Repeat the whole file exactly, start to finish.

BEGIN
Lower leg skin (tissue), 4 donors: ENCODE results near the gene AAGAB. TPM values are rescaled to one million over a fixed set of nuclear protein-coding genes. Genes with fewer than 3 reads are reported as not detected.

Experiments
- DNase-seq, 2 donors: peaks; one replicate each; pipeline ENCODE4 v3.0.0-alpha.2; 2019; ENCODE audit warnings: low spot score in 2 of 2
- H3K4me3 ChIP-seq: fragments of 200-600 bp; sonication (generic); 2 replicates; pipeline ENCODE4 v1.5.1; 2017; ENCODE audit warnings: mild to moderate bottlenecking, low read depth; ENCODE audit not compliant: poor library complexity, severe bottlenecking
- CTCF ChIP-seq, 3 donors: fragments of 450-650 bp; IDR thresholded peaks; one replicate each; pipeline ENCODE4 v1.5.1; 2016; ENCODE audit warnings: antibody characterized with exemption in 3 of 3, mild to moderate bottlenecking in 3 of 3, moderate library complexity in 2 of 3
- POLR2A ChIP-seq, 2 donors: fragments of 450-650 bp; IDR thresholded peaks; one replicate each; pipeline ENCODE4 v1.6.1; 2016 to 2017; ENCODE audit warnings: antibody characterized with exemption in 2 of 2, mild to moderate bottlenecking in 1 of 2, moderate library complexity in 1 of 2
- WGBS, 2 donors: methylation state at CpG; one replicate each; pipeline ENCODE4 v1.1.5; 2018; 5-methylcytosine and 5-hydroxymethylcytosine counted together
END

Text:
Lower leg skin (tissue), 4 donors: ENCODE results near the gene AAGAB. TPM values are rescaled to one million over a fixed set of nuclear protein-coding genes. Genes with fewer than 3 reads are reported as not detected.

Experiments
- DNase-seq, 2 donors: peaks; one replicate each; pipeline ENCODE4 v3.0.0-alpha.2; 2019; ENCODE audit warnings: low spot score in 2 of 2
- H3K4me3 ChIP-seq: fragments of 200-600 bp; sonication (generic); 2 replicates; pipeline ENCODE4 v1.5.1; 2017; ENCODE audit warnings: mild to moderate bottlenecking, low read depth; ENCODE audit not compliant: poor library complexity, severe bottlenecking
- CTCF ChIP-seq, 3 donors: fragments of 450-650 bp; IDR thresholded peaks; one replicate each; pipeline ENCODE4 v1.5.1; 2016; ENCODE audit warnings: antibody characterized with exemption in 3 of 3, mild to moderate bottlenecking in 3 of 3, moderate library complexity in 2 of 3
- POLR2A ChIP-seq, 2 donors: fragments of 450-650 bp; IDR thresholded peaks; one replicate each; pipeline ENCODE4 v1.6.1; 2016 to 2017; ENCODE audit warnings: antibody characterized with exemption in 2 of 2, mild to moderate bottlenecking in 1 of 2, moderate library complexity in 1 of 2
- WGBS, 2 donors: methylation state at CpG; one replicate each; pipeline ENCODE4 v1.1.5; 2018; 5-methylcytosine and 5-hydroxymethylcytosine counted together